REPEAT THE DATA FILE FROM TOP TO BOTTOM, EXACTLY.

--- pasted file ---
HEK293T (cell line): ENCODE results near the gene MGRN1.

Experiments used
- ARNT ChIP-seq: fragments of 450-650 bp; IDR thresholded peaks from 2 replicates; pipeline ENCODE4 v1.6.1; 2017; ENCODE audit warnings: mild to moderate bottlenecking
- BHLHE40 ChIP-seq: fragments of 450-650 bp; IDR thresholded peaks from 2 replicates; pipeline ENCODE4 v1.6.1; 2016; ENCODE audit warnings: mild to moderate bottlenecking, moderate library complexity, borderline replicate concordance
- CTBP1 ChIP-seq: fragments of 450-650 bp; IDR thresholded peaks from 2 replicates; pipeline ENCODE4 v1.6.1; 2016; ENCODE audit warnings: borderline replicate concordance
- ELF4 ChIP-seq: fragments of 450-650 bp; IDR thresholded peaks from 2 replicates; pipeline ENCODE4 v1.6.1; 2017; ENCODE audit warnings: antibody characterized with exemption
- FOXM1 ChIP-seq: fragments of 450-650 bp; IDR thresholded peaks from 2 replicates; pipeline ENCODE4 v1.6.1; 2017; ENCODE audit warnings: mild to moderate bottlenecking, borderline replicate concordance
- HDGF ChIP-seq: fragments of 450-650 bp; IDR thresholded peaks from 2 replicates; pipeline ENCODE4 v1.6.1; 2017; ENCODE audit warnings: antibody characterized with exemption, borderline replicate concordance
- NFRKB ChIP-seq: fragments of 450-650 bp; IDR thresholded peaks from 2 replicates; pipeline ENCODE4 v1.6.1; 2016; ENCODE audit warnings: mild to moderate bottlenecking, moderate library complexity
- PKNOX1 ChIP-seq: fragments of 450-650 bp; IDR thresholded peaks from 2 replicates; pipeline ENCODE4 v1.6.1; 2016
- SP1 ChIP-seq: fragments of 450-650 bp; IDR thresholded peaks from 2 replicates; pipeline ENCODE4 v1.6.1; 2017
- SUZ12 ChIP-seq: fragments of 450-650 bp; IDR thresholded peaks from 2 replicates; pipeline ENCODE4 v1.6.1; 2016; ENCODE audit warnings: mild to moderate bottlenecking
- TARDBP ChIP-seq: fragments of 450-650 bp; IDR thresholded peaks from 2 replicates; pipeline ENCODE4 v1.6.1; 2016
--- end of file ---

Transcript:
HEK293T (cell line): ENCODE results near the gene MGRN1.

Experiments used
- ARNT ChIP-seq: fragments of 450-650 bp; IDR thresholded peaks from 2 replicates; pipeline ENCODE4 v1.6.1; 2017; ENCODE audit warnings: mild to moderate bottlenecking
- BHLHE40 ChIP-seq: fragments of 450-650 bp; IDR thresholded peaks from 2 replicates; pipeline ENCODE4 v1.6.1; 2016; ENCODE audit warnings: mild to moderate bottlenecking, moderate library complexity, borderline replicate concordance
- CTBP1 ChIP-seq: fragments of 450-650 bp; IDR thresholded peaks from 2 replicates; pipeline ENCODE4 v1.6.1; 2016; ENCODE audit warnings: borderline replicate concordance
- ELF4 ChIP-seq: fragments of 450-650 bp; IDR thresholded peaks from 2 replicates; pipeline ENCODE4 v1.6.1; 2017; ENCODE audit warnings: antibody characterized with exemption
- FOXM1 ChIP-seq: fragments of 450-650 bp; IDR thresholded peaks from 2 replicates; pipeline ENCODE4 v1.6.1; 2017; ENCODE audit warnings: mild to moderate bottlenecking, borderline replicate concordance
- HDGF ChIP-seq: fragments of 450-650 bp; IDR thresholded peaks from 2 replicates; pipeline ENCODE4 v1.6.1; 2017; ENCODE audit warnings: antibody characterized with exemption, borderline replicate concordance
- NFRKB ChIP-seq: fragments of 450-650 bp; IDR thresholded peaks from 2 replicates; pipeline ENCODE4 v1.6.1; 2016; ENCODE audit warnings: mild to moderate bottlenecking, moderate library complexity
- PKNOX1 ChIP-seq: fragments of 450-650 bp; IDR thresholded peaks from 2 replicates; pipeline ENCODE4 v1.6.1; 2016
- SP1 ChIP-seq: fragments of 450-650 bp; IDR thresholded peaks from 2 replicates; pipeline ENCODE4 v1.6.1; 2017
- SUZ12 ChIP-seq: fragments of 450-650 bp; IDR thresholded peaks from 2 replicates; pipeline ENCODE4 v1.6.1; 2016; ENCODE audit warnings: mild to moderate bottlenecking
- TARDBP ChIP-seq: fragments of 450-650 bp; IDR thresholded peaks from 2 replicates; pipeline ENCODE4 v1.6.1; 2016